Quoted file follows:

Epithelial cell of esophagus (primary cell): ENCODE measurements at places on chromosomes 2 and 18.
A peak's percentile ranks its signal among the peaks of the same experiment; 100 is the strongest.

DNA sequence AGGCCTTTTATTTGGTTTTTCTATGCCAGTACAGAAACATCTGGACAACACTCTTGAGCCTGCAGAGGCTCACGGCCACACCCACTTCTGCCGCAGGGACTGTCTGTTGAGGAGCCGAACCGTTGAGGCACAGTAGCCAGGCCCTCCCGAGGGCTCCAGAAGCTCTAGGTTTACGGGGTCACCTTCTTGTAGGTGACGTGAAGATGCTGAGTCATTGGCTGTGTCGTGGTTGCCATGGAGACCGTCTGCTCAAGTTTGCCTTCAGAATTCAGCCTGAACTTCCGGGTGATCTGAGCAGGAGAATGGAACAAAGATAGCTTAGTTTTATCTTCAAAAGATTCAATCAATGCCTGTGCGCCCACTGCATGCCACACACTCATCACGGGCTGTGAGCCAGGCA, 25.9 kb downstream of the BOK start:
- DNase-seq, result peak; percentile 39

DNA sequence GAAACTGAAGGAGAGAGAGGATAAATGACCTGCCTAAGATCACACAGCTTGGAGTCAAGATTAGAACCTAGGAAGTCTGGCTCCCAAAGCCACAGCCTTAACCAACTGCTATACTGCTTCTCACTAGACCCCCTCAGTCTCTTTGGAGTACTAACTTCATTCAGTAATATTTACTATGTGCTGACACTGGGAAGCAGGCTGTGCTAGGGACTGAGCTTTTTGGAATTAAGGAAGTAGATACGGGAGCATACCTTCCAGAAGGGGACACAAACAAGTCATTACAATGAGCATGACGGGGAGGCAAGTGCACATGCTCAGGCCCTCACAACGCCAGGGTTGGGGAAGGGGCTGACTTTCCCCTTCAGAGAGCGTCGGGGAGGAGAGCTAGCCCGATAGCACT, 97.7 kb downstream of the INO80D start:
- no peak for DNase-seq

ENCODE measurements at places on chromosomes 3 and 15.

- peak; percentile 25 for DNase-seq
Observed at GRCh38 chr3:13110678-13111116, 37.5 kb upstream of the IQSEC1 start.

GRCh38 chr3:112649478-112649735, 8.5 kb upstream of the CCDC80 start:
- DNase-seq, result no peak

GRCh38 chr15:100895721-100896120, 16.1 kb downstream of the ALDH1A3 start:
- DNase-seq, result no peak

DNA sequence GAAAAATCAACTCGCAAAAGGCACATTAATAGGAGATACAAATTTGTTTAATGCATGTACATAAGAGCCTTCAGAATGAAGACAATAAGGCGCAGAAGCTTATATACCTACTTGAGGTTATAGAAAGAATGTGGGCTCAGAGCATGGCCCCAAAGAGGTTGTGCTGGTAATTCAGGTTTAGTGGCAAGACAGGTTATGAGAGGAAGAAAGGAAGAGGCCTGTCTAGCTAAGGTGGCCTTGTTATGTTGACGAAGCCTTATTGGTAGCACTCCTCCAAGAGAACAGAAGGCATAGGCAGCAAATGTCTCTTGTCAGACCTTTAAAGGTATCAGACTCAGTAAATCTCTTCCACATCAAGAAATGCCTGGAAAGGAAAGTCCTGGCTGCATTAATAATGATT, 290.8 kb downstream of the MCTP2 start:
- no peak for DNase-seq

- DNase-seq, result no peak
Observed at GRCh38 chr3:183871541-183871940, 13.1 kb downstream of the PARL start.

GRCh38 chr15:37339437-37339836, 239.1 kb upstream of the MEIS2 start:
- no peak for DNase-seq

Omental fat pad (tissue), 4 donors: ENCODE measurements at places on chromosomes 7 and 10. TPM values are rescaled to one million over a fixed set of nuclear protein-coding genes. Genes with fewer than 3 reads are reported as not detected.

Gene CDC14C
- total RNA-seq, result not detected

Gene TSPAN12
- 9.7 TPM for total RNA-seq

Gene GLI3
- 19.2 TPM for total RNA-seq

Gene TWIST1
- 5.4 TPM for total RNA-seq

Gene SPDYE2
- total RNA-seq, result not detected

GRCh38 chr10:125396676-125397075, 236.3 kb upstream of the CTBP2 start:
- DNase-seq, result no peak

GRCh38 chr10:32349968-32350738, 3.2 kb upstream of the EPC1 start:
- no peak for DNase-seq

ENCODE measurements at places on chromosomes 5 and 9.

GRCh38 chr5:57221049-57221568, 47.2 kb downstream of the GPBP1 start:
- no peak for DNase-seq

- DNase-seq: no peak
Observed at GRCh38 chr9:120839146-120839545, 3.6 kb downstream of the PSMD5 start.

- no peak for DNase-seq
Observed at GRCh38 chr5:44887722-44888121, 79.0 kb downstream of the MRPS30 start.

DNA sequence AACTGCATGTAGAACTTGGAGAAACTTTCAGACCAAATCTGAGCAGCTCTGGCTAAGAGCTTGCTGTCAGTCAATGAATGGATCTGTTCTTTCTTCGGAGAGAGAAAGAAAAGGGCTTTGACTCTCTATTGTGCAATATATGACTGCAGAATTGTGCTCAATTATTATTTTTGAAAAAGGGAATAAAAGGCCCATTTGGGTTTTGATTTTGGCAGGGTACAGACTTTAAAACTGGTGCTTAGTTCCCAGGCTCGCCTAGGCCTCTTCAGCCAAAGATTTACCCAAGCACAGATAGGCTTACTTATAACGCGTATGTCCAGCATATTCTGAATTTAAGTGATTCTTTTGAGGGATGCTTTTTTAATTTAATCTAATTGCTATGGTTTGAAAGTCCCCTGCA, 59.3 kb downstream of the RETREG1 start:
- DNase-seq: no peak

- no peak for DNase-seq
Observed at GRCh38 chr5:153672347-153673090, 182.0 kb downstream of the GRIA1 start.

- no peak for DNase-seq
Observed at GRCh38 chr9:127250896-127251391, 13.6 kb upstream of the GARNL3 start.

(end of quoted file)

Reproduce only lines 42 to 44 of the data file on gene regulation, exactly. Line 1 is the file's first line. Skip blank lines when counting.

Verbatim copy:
DNA sequence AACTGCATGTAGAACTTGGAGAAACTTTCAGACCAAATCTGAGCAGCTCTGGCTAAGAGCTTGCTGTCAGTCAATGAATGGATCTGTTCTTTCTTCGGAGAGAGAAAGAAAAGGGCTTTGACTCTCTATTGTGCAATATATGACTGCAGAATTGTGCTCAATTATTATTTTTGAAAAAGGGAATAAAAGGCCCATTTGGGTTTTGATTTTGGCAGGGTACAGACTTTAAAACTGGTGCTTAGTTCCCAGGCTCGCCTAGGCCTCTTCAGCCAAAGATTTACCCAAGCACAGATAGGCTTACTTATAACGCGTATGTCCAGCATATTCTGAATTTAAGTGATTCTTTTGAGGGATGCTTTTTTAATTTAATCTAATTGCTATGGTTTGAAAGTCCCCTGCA, 59.3 kb downstream of the RETREG1 start:
- DNase-seq: no peak

- no peak for DNase-seq